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paranoia-poster

Ever gotten the faint idea that you’ve already heard or seen something even if you’re pretty sure you haven’t? Similar to deja vu, I’ll often get the nagging notion that I’ve already watched a particular film, even to the point where I’ll begin to “remember” scenes. I tend to have a very strange memory: it preserves some things in amber and tosses out quite a bit without hesitation. As such, I frequently find myself asking: have I already seen this before? It happened with John Hillcoat’s The Proposition (2005), a film which I ended up watching “for the first time” at least twice, if not three times: it’s a great film, don’t get me wrong, it just managed to pass unimpeded through the sieve of my mind on multiple occasions. As I watched Robert Luketic’s most recent film, Paranoia (2013), I couldn’t shake the feeling that I’d already seen this before. Turns out I hadn’t but I had, in a way: I’d never seen this particular iteration of the formula before but I’ve seen plenty of soulless, created-by-committee, commercial product in my time. If there’s one thing that can be said about Paranoia, it’s that it features Harrison Ford…and he seems mostly awake, for a change.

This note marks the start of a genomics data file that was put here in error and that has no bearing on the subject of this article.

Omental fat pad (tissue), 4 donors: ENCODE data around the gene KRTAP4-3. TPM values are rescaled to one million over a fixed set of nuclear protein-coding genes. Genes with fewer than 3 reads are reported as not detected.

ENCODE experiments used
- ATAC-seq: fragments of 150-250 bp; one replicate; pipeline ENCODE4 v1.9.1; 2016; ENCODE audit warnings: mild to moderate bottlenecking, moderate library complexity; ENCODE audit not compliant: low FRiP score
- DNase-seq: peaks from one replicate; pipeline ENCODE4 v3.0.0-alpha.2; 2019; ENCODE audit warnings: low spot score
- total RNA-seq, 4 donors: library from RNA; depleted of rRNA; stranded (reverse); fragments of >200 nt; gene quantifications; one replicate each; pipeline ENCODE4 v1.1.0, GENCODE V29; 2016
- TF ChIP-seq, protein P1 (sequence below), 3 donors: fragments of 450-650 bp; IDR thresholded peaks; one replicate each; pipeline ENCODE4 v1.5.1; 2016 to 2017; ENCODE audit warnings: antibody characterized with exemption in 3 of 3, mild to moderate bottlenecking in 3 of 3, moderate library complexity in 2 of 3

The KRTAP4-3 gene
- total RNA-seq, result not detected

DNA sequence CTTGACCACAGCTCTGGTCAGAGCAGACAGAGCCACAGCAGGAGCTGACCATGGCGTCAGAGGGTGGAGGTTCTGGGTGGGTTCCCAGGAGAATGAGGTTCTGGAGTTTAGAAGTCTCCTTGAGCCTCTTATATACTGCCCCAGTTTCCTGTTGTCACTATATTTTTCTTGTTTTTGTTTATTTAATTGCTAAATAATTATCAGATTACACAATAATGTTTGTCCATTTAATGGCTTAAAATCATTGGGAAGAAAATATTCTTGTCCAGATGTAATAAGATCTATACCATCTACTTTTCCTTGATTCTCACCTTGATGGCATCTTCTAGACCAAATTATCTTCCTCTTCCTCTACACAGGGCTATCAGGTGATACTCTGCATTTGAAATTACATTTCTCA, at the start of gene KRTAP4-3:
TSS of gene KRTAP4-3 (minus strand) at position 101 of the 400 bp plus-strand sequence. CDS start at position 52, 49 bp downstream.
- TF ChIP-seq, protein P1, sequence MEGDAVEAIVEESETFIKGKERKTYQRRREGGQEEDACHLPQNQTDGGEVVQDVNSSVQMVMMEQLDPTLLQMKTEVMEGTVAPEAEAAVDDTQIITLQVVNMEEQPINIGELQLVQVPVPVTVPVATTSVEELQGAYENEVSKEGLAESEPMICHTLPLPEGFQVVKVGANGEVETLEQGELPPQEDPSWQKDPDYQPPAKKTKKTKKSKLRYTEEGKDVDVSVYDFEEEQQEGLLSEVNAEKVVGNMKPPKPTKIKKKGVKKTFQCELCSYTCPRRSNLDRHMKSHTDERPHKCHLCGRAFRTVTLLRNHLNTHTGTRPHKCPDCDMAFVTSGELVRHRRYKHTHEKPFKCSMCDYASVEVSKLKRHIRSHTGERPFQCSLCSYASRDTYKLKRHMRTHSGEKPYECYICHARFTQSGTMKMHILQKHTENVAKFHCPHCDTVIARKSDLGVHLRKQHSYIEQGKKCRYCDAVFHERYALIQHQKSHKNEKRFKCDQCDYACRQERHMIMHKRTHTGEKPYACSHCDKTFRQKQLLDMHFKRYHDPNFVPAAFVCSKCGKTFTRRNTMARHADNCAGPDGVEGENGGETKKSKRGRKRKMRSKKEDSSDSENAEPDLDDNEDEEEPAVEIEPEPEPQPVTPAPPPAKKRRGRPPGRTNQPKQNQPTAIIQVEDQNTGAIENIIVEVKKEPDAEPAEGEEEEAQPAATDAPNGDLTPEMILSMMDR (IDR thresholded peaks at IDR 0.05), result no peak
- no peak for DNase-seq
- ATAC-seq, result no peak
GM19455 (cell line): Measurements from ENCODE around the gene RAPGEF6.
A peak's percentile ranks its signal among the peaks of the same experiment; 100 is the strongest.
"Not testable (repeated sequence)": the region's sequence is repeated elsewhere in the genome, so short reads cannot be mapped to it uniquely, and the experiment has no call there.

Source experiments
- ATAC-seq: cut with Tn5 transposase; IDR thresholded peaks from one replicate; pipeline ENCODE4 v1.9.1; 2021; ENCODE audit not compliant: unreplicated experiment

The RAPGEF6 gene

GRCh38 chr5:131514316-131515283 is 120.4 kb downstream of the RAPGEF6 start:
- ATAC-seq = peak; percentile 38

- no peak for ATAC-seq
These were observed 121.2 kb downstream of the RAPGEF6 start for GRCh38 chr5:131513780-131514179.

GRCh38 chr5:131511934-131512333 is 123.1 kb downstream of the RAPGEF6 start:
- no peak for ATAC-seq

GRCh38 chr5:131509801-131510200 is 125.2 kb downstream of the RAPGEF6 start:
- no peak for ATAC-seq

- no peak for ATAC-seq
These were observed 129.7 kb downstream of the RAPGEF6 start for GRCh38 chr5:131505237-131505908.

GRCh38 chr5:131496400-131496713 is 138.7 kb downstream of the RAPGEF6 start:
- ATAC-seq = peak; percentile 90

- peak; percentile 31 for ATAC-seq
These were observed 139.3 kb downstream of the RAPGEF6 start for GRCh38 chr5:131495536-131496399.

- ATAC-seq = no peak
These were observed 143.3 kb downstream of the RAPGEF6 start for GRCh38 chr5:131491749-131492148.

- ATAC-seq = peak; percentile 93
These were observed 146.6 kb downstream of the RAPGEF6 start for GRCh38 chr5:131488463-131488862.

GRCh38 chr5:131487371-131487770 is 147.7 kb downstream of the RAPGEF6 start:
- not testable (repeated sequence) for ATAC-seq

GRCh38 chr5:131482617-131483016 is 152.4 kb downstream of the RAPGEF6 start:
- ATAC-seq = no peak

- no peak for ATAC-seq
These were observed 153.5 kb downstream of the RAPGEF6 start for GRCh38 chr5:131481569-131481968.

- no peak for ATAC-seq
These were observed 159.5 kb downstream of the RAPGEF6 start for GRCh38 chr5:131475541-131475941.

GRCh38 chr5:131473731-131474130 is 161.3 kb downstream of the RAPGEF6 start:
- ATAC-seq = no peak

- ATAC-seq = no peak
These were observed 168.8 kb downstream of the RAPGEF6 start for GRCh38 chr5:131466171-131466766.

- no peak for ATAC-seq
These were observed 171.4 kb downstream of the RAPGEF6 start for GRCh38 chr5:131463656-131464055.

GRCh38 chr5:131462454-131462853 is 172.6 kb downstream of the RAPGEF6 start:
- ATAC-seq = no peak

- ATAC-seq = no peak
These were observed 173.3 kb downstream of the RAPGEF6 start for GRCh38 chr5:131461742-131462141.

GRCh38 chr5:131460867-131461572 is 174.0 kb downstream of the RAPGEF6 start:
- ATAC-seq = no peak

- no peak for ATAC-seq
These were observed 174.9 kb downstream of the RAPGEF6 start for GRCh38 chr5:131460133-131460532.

Stop me if you’ve heard this before: a young, principled and ambitious go-getter gets tangled in the messy webs of corporate intrigue, leading him/her further down the rabbit hole as temptation, double-crosses and ulterior motives begin to fly fast and furious. Yeah, me too. It’s almost a tale as old as time…or at least as old as stories about the avarice and evil of the corporate world. Handsome, principled and ambitious young go-getter Adam (Liam Hemsworth) works at Wyatt Corp., doing the kind of vague tech stuff that everyone in tech-related films seem to do. He runs afoul of head ogre, Nicolas Wyatt (Gary Oldman, shoveling scenery down his gullet as fast as it’ll go) when he can’t come with a cool, innovative new idea: “You have everything at your disposal and come up with social networking on a TV?” Be nice, Wyatt: the filmmakers had quite a bit at their disposal, too and yet: here we are.